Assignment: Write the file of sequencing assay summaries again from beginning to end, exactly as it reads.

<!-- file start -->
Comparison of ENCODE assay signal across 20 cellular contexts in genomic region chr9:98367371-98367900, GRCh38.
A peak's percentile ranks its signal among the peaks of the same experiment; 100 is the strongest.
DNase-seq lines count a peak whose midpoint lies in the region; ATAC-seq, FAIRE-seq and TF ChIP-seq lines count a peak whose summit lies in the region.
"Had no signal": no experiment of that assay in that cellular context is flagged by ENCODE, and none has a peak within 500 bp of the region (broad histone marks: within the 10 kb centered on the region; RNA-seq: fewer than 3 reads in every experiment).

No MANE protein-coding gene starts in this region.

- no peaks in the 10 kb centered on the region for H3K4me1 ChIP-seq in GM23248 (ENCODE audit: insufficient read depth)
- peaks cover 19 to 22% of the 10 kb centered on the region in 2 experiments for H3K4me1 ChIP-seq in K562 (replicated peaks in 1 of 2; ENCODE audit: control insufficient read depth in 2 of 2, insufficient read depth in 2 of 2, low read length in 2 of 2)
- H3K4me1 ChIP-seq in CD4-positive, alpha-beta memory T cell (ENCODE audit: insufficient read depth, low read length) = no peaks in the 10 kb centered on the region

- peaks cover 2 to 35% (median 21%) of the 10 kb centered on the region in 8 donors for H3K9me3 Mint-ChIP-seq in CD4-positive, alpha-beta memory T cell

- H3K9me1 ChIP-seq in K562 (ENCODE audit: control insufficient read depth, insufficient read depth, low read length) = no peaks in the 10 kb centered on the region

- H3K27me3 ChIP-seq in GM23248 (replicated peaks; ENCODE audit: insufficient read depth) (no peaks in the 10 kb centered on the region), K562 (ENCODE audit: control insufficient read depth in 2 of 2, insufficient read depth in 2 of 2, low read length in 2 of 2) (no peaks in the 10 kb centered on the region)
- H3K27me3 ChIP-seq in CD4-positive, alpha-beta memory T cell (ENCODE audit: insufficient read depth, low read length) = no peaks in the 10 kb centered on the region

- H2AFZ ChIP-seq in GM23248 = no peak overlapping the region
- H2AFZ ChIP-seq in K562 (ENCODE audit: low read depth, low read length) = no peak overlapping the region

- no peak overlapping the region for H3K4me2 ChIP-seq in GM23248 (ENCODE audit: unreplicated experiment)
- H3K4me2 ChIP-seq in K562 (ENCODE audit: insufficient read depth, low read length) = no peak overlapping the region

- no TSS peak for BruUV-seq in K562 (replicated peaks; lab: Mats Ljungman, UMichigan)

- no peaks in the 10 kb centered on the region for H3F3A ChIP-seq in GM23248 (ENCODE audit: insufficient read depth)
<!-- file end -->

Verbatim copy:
Comparison of ENCODE assay signal across 20 cellular contexts in genomic region chr9:98367371-98367900, GRCh38.
A peak's percentile ranks its signal among the peaks of the same experiment; 100 is the strongest.
DNase-seq lines count a peak whose midpoint lies in the region; ATAC-seq, FAIRE-seq and TF ChIP-seq lines count a peak whose summit lies in the region.
"Had no signal": no experiment of that assay in that cellular context is flagged by ENCODE, and none has a peak within 500 bp of the region (broad histone marks: within the 10 kb centered on the region; RNA-seq: fewer than 3 reads in every experiment).

No MANE protein-coding gene starts in this region.

- no peaks in the 10 kb centered on the region for H3K4me1 ChIP-seq in GM23248 (ENCODE audit: insufficient read depth)
- peaks cover 19 to 22% of the 10 kb centered on the region in 2 experiments for H3K4me1 ChIP-seq in K562 (replicated peaks in 1 of 2; ENCODE audit: control insufficient read depth in 2 of 2, insufficient read depth in 2 of 2, low read length in 2 of 2)
- H3K4me1 ChIP-seq in CD4-positive, alpha-beta memory T cell (ENCODE audit: insufficient read depth, low read length) = no peaks in the 10 kb centered on the region

- peaks cover 2 to 35% (median 21%) of the 10 kb centered on the region in 8 donors for H3K9me3 Mint-ChIP-seq in CD4-positive, alpha-beta memory T cell

- H3K9me1 ChIP-seq in K562 (ENCODE audit: control insufficient read depth, insufficient read depth, low read length) = no peaks in the 10 kb centered on the region

- H3K27me3 ChIP-seq in GM23248 (replicated peaks; ENCODE audit: insufficient read depth) (no peaks in the 10 kb centered on the region), K562 (ENCODE audit: control insufficient read depth in 2 of 2, insufficient read depth in 2 of 2, low read length in 2 of 2) (no peaks in the 10 kb centered on the region)
- H3K27me3 ChIP-seq in CD4-positive, alpha-beta memory T cell (ENCODE audit: insufficient read depth, low read length) = no peaks in the 10 kb centered on the region

- H2AFZ ChIP-seq in GM23248 = no peak overlapping the region
- H2AFZ ChIP-seq in K562 (ENCODE audit: low read depth, low read length) = no peak overlapping the region

- no peak overlapping the region for H3K4me2 ChIP-seq in GM23248 (ENCODE audit: unreplicated experiment)
- H3K4me2 ChIP-seq in K562 (ENCODE audit: insufficient read depth, low read length) = no peak overlapping the region

- no TSS peak for BruUV-seq in K562 (replicated peaks; lab: Mats Ljungman, UMichigan)

- no peaks in the 10 kb centered on the region for H3F3A ChIP-seq in GM23248 (ENCODE audit: insufficient read depth)